Gary Parsons reports on Sywell's 2008 Airshow, held on 24 August, which saw the return of an eighties' aviation dream. Pictures by the author
John Edgley, the engineer who established the Optica project, the radical design concept for a slow-flying observation aircraft that was so far ahead of its time when launched in the early 1980s, has recently repurchased the design rights plus the jigs and tools needed for production, together with three aircraft, the first of which 021 (G-BOPO) is now flying and was the star of the show at Sywell.
The Optica has an unusual configuration with a fully-glazed forward cabin seating three across, reminiscent of an Alouette helicopter. Behind it is situated a Lycoming flat-six engine powering a ducted fan, twin boom cantilever tailplane with twin rudders and a high-mounted single elevator. The wings are unswept and untapered, and the aircraft is of a fairly standard all-metal construction with stressed aluminium skin. Its distinctive appearance led to it being known as the 'bug-eye'.
First flown on 14 December 1979, the Optica entered production in 1983, achieving certification on 8 February 1985. A highly-publicised crash of Police-operated G-KATY on 15 May 1985 killed two members of the Hampshire Constabulary; the cause was suspected to be a stall, insufficient airspeed during a turn causing instability. This led to the bankruptcy of Edgley, with Optica Industries being formed in October 1985 to continue production, twenty-five Opticas being built before a fire destroyed the factory and all but one flying Optica. The company was reformed again as Brooklands Aircraft, and the Optica briefly returned to production, ceasing in March 1990, when Brooklands Aircraft went bankrupt. AGI Ltd then bought the design rights, but production never resumed.
Now, after his original involvement ceased in the mid eighties, John Edgley, together with Emlyn Coldicott and three former employees of the original Edgley Aircraft Limited, has established a new company called AeroElvira Limited, with the conviction that it is now possible to re-establish the aircraft type as a significant player in the role of aerial observation well into the second decade of the twenty first century. AeroElvira has regained the design rights plus the jigs and tools for the Optica, with 021/G-BOPO restored to flight as the UK type demonstrator. At this stage it is likely that any new production will be outside the UK, but exactly where has yet to be finalised.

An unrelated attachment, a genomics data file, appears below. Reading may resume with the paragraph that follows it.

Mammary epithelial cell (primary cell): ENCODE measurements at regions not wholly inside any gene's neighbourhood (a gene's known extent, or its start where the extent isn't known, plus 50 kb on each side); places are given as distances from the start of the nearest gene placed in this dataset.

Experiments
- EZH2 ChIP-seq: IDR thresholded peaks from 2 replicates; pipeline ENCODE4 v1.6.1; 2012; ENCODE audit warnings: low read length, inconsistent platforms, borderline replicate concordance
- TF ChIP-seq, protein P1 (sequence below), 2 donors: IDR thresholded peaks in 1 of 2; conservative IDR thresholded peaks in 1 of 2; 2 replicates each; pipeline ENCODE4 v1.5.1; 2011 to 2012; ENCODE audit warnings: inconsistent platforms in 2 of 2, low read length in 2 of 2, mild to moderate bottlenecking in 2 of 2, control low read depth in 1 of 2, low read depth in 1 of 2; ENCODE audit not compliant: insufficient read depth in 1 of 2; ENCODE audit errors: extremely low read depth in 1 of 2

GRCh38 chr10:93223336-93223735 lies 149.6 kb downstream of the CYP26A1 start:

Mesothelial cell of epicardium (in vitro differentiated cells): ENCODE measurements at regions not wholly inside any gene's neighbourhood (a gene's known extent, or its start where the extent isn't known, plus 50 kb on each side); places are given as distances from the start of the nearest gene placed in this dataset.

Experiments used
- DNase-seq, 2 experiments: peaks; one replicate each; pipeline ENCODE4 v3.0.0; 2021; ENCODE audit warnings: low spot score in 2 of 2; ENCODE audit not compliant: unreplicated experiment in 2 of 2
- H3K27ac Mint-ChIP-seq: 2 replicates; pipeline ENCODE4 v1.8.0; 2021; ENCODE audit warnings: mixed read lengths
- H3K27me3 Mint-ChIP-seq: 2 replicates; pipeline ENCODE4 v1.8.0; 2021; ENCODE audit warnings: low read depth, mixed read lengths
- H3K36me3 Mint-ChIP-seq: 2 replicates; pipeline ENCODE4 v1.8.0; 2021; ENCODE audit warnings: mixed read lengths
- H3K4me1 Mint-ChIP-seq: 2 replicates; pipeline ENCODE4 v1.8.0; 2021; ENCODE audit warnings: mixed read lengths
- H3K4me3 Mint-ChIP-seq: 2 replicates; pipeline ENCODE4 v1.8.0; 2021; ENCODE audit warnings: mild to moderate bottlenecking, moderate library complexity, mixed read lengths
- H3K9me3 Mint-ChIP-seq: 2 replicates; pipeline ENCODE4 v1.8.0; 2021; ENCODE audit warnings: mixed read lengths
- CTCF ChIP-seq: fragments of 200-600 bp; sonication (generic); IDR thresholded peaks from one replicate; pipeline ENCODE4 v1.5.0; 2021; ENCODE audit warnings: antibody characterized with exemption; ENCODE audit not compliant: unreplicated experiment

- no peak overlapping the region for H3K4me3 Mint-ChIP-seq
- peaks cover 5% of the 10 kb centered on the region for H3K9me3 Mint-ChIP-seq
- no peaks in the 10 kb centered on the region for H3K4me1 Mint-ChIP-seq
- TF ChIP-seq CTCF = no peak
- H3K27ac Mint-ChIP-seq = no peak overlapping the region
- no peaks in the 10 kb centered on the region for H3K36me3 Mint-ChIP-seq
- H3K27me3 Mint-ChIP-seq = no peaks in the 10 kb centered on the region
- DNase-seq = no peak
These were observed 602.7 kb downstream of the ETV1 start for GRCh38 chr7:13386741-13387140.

The Optica's Short Take Off and Landing (STOL) performance was ably demonstrated at Sywell by pilot Clive Davidson - "Sitting in that beautiful bubble gives the most marvellous views of the sky and countryside. Many other pilots have asked if there is any difficulty selecting an attitude without a nose to position under the horizon, but this perceived problem is of little real consequence as attitudes may still be selected in the normal way, trimmed and cross checked by instruments. Handling is quite conventional, with good stability and no surprises, corners or 'gotchas'. A simple cockpit layout and a low workload, coupled with a reduced ambient noise levels from the rear sited and shrouded prop (plus a comfortable seat!) combine to make a pleasant stress-free working environment. I wish I could get my hands on her just a little more often!"
The Optica also has a low impact in environmental terms because of its low noise levels and emissions - it has about twice the endurance of a helicopter. Emlyn Coldicott: "The aircraft has been used in forest fire monitoring in Spain; one aircraft has flown some 3,000 hours on fire detection duties, trouble free and on budget. We are certain that there is still a demand for the Optica, particularly in countries with large areas of land to be covered. So our challenge it is about getting to a level of critical mass that will push to project forward and allow the Optica to finally be produced in significant numbers."
Another interesting type on display not normally seen away from its home airfield was Aeronca 100 G-AEVS, one of just twenty-four built in the UK before production halted due to a lack of sales. A version of the American Aeronca C-3, the 100 was built in England by Light Aircraft, Ltd. at nearby Peterborough. The British-built Aeronca was virtually identical to its American cousin with the exception of having more conventional fabric-covered ailerons instead of metal ones. Nick-named the 'Flying Bathtub' with the pilot sitting so low in the cockpit, landing was easy giving rise to the expression "Flying by the seat of your pants". G-AEVS, built in 1937, is operated by the Real Aeroplane Company from Breighton in Yorkshire, is called 'Jeeves' and is the longest serving RAC aircraft.
Elsewhere Sywell was its usual mix of barnstorming flying with warbirds, biplanes and jets, with all proceeds going to the Warwickshire & Northamptonshire Air Ambulance, which duly had a 'shout' during the afternoon, underlining the importance of its work. Our only grumble with Sywell is that we'll have to wait until 2010 for the next one!